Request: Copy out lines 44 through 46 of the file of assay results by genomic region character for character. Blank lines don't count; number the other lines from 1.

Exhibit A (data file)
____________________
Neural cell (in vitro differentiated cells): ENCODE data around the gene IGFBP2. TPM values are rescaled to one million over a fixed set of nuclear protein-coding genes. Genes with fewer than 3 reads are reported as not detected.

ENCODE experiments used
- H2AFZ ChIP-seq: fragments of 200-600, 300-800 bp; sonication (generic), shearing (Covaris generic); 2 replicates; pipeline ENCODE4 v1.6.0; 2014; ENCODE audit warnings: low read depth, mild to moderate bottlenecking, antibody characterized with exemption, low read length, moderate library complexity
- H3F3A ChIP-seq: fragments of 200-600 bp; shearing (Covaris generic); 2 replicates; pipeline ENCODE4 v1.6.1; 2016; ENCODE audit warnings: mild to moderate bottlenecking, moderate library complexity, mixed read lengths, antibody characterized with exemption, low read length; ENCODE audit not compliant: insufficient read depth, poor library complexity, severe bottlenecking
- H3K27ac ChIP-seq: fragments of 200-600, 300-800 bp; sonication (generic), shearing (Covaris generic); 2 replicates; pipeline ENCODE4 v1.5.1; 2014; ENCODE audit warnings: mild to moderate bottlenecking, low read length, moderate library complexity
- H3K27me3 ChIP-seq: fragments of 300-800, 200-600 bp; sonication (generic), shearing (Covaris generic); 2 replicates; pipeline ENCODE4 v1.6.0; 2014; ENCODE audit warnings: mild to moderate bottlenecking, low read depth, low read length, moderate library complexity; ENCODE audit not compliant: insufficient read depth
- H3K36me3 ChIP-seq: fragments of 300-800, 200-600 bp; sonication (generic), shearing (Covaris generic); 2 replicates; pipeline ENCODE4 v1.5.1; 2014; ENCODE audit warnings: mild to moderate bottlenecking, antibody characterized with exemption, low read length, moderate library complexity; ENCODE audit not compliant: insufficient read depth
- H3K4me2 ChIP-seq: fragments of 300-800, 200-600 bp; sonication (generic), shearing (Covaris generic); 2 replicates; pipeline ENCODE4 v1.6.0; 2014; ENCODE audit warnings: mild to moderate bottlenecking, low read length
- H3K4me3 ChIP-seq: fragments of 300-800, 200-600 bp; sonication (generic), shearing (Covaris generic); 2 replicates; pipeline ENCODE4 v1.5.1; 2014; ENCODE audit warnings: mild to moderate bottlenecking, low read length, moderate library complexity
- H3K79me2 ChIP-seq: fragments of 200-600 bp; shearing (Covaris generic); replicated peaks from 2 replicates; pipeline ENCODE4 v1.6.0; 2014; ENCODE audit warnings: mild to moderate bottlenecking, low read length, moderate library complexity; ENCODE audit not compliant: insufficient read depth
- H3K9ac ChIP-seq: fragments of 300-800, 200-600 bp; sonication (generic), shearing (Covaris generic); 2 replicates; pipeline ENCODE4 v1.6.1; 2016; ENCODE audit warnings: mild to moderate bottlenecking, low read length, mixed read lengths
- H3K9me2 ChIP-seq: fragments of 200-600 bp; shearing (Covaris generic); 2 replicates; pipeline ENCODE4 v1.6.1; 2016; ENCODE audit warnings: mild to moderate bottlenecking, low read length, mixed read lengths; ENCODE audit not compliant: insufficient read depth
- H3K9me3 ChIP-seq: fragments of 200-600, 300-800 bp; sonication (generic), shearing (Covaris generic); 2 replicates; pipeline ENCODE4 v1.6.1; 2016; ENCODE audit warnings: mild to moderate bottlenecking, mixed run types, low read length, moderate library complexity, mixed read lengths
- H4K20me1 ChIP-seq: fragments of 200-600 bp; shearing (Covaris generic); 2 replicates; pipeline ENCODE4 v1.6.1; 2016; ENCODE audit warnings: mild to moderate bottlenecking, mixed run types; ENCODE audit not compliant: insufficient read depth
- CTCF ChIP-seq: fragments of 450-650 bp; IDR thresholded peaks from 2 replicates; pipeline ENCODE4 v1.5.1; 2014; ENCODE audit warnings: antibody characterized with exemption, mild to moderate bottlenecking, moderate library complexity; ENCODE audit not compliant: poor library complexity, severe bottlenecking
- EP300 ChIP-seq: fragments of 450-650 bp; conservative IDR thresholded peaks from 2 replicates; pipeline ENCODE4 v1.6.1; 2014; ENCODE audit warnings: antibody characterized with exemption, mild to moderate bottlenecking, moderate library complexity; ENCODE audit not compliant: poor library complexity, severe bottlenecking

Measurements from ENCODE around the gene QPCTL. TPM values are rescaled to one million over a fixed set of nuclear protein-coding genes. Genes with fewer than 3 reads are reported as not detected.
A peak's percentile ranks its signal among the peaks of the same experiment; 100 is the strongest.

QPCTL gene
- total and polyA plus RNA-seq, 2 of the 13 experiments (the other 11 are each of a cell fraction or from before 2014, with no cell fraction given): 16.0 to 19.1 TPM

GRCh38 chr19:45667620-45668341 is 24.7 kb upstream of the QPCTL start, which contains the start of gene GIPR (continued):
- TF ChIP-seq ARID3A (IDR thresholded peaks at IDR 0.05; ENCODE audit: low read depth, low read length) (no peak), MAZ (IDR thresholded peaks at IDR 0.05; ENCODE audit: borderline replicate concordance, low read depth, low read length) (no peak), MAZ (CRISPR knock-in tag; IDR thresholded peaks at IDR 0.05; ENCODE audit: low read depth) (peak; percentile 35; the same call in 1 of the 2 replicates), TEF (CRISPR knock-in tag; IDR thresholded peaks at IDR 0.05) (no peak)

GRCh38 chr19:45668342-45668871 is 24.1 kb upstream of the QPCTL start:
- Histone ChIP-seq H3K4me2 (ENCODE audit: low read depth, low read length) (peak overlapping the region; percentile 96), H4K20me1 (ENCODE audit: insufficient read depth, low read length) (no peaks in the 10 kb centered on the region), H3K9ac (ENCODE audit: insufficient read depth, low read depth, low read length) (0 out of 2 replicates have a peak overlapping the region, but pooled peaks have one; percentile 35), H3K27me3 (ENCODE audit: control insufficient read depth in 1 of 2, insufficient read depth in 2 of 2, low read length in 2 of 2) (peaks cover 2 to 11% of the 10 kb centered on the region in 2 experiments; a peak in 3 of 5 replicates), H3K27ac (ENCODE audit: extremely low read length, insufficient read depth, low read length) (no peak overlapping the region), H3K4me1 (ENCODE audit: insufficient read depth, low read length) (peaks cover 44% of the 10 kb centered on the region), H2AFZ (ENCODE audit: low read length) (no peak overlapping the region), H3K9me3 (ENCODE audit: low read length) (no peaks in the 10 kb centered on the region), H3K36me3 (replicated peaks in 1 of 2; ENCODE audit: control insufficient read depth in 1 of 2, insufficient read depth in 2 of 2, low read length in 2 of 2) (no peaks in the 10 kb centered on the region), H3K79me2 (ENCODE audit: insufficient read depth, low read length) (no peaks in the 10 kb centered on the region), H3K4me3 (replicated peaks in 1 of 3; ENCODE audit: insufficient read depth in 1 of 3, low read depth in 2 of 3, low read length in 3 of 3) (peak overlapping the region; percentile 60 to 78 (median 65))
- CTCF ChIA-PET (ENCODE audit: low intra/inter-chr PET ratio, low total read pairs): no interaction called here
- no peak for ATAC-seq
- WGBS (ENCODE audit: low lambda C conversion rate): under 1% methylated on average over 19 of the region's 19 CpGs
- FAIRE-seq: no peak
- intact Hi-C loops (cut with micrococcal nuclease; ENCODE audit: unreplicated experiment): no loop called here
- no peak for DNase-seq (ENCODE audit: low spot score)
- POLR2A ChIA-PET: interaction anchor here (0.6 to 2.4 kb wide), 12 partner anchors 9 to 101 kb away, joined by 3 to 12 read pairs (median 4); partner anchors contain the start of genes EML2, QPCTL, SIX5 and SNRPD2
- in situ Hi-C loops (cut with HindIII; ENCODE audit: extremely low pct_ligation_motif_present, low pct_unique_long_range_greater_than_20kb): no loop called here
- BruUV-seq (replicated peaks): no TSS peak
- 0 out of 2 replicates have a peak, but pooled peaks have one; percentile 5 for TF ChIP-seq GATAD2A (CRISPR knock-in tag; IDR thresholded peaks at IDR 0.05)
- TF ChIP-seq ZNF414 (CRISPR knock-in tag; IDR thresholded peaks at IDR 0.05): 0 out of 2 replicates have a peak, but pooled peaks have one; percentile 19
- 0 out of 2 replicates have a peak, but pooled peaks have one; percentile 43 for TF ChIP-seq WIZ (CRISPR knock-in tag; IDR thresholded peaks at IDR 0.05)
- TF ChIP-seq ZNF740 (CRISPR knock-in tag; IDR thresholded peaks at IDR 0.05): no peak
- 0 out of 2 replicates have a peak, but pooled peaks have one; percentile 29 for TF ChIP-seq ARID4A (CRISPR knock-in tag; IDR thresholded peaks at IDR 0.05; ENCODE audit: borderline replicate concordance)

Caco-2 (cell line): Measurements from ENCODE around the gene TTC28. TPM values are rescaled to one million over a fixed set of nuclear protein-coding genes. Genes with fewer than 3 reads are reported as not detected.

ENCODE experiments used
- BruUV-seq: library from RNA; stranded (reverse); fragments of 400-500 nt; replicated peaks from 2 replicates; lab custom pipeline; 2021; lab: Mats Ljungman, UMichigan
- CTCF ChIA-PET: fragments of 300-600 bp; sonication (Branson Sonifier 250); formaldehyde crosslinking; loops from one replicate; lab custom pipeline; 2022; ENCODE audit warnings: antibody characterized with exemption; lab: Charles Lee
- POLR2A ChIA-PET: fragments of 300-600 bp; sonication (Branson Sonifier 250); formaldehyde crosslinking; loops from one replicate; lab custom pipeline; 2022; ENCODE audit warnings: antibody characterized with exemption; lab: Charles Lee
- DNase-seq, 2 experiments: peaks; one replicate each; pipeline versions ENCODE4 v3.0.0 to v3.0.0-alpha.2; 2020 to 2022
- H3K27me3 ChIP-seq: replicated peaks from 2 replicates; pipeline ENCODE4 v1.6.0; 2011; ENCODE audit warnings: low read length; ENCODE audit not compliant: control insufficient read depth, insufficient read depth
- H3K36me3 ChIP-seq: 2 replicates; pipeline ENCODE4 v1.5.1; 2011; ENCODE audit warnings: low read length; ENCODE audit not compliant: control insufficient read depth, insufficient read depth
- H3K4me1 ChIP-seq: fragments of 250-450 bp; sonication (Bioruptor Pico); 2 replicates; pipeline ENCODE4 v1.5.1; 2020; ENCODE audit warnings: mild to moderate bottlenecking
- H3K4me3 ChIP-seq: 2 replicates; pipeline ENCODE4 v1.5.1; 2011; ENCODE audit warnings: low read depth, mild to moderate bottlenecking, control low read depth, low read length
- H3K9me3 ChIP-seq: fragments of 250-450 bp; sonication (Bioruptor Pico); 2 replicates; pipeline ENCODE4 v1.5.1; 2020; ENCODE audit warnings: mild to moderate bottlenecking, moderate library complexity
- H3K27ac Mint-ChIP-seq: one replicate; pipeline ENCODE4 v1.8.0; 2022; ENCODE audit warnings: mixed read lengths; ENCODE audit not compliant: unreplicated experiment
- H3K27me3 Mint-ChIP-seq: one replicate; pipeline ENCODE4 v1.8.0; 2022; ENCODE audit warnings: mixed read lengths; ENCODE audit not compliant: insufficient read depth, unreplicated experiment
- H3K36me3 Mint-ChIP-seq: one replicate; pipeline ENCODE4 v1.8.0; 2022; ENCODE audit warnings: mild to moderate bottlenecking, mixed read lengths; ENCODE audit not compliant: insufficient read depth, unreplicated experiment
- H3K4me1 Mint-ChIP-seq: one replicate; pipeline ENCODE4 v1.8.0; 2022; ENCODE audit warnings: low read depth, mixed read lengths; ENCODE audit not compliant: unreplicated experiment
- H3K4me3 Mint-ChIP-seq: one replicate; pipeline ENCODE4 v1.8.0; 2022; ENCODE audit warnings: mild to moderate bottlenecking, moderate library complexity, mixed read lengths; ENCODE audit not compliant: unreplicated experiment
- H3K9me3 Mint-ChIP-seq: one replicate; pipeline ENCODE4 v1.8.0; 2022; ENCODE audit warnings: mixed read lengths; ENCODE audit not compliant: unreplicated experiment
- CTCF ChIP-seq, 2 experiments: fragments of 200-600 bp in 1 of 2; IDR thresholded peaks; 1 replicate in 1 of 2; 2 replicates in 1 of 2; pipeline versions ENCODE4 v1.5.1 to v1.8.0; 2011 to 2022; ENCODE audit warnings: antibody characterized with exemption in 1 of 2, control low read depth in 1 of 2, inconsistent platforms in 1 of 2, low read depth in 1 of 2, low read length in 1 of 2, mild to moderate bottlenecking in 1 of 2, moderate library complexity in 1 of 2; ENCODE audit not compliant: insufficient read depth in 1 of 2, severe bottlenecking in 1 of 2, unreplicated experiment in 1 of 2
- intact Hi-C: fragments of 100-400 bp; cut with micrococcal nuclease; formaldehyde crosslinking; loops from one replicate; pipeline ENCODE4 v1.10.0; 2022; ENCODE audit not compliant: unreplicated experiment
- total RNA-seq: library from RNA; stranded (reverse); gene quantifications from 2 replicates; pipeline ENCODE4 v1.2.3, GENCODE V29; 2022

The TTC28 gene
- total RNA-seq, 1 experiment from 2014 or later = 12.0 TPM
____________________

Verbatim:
- DNase-seq, 2 experiments: peaks; one replicate each; pipeline versions ENCODE4 v3.0.0 to v3.0.0-alpha.2; 2020 to 2022
- H3K27me3 ChIP-seq: replicated peaks from 2 replicates; pipeline ENCODE4 v1.6.0; 2011; ENCODE audit warnings: low read length; ENCODE audit not compliant: control insufficient read depth, insufficient read depth
- H3K36me3 ChIP-seq: 2 replicates; pipeline ENCODE4 v1.5.1; 2011; ENCODE audit warnings: low read length; ENCODE audit not compliant: control insufficient read depth, insufficient read depth